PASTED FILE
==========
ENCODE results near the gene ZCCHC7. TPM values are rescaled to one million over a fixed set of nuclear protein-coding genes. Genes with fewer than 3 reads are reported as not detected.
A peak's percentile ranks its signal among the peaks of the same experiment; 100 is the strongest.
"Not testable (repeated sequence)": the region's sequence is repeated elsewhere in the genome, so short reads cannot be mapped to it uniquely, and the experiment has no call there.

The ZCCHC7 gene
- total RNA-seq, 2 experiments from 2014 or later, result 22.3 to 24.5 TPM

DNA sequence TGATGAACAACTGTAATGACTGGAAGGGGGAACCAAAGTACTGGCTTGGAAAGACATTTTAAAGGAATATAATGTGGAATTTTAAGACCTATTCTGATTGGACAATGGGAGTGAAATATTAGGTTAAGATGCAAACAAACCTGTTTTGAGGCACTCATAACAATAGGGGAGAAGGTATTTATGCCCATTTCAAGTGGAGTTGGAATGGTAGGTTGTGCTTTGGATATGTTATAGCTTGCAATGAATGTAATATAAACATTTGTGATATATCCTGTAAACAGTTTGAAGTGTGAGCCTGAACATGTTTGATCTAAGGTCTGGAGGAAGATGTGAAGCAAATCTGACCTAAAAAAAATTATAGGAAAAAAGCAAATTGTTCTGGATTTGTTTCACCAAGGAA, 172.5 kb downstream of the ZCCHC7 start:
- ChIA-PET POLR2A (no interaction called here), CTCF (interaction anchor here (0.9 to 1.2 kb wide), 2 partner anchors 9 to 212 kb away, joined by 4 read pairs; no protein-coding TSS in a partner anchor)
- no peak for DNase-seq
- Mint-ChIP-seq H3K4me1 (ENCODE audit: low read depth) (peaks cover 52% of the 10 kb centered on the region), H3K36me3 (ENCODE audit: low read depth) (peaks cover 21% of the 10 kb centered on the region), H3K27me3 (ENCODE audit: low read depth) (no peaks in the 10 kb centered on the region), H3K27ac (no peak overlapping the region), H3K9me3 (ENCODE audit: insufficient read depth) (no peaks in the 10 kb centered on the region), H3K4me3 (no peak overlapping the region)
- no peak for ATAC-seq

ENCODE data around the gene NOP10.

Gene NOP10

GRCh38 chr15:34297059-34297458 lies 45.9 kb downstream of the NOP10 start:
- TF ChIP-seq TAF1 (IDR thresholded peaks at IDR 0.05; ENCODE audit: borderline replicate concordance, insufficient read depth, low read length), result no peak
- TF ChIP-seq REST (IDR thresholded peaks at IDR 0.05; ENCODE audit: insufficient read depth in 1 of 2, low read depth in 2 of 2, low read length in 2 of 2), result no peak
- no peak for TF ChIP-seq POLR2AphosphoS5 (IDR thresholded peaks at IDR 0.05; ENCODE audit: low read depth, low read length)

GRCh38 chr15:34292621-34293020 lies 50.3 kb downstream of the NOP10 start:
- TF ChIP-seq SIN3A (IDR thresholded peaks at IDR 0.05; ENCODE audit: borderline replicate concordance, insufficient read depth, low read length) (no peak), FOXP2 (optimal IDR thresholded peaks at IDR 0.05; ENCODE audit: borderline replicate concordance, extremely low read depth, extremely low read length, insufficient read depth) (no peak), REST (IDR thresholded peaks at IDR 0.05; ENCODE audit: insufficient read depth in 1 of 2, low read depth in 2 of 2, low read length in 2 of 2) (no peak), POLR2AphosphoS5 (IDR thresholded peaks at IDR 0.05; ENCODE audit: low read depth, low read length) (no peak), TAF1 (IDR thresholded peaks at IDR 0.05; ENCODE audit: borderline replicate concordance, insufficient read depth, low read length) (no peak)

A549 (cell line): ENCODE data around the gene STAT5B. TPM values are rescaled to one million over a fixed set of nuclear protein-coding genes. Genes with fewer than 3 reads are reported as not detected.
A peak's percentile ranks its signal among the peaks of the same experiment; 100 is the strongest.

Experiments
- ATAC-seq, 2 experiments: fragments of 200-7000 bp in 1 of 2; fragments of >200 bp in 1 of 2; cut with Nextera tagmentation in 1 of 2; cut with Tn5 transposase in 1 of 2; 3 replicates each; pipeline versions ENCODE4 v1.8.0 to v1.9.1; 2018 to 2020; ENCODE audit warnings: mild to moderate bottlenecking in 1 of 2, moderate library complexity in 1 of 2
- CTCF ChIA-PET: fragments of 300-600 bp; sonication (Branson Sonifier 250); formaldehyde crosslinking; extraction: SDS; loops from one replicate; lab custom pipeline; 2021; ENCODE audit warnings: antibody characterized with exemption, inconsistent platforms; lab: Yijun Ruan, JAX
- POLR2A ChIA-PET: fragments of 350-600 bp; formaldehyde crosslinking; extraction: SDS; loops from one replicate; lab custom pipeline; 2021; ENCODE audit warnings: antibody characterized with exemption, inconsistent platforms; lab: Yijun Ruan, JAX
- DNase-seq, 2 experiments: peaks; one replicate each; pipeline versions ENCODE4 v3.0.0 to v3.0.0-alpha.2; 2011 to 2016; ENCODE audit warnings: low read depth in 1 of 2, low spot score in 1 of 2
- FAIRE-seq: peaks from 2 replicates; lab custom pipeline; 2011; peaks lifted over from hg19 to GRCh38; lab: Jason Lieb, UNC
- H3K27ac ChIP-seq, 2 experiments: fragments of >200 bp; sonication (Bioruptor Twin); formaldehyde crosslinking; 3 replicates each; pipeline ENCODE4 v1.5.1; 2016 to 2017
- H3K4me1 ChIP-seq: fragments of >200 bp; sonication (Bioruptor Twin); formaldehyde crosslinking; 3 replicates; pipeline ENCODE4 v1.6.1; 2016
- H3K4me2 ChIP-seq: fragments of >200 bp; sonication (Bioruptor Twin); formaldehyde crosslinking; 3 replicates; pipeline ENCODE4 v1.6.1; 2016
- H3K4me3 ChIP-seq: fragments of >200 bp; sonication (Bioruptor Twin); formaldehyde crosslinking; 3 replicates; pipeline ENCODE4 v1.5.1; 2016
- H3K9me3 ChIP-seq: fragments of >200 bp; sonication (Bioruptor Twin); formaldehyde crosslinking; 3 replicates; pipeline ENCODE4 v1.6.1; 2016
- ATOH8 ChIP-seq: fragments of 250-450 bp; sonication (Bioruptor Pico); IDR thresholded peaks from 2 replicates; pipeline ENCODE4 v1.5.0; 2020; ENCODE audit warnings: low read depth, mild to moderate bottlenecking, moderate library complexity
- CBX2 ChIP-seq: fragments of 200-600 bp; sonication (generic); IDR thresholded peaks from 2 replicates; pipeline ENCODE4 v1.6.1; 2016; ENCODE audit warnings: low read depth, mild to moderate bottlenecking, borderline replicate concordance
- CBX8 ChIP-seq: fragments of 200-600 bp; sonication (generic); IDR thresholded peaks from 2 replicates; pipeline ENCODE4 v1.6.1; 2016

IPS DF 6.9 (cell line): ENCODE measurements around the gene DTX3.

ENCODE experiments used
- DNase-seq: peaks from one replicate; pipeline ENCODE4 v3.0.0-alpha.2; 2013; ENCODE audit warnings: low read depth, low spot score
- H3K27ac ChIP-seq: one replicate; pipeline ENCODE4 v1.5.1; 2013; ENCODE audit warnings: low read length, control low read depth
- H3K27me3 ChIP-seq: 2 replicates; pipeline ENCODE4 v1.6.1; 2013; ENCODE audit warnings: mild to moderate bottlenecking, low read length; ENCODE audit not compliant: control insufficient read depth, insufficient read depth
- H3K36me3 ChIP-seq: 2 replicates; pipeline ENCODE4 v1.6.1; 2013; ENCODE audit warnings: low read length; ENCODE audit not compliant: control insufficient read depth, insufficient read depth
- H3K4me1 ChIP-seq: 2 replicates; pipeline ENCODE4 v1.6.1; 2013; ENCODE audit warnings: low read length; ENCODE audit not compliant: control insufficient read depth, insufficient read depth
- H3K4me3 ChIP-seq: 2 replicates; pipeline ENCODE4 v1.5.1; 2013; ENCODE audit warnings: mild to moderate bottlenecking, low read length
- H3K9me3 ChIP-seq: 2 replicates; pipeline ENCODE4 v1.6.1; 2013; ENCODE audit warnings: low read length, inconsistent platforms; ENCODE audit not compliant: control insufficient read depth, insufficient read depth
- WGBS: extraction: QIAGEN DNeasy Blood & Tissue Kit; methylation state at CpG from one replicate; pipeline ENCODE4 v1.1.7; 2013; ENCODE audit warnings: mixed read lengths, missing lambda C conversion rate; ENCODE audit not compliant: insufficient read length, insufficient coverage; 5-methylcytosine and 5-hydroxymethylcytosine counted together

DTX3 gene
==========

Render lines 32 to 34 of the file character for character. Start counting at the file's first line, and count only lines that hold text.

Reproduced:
- ATOH8 ChIP-seq: fragments of 250-450 bp; sonication (Bioruptor Pico); IDR thresholded peaks from 2 replicates; pipeline ENCODE4 v1.5.0; 2020; ENCODE audit warnings: low read depth, mild to moderate bottlenecking, moderate library complexity
- CBX2 ChIP-seq: fragments of 200-600 bp; sonication (generic); IDR thresholded peaks from 2 replicates; pipeline ENCODE4 v1.6.1; 2016; ENCODE audit warnings: low read depth, mild to moderate bottlenecking, borderline replicate concordance
- CBX8 ChIP-seq: fragments of 200-600 bp; sonication (generic); IDR thresholded peaks from 2 replicates; pipeline ENCODE4 v1.6.1; 2016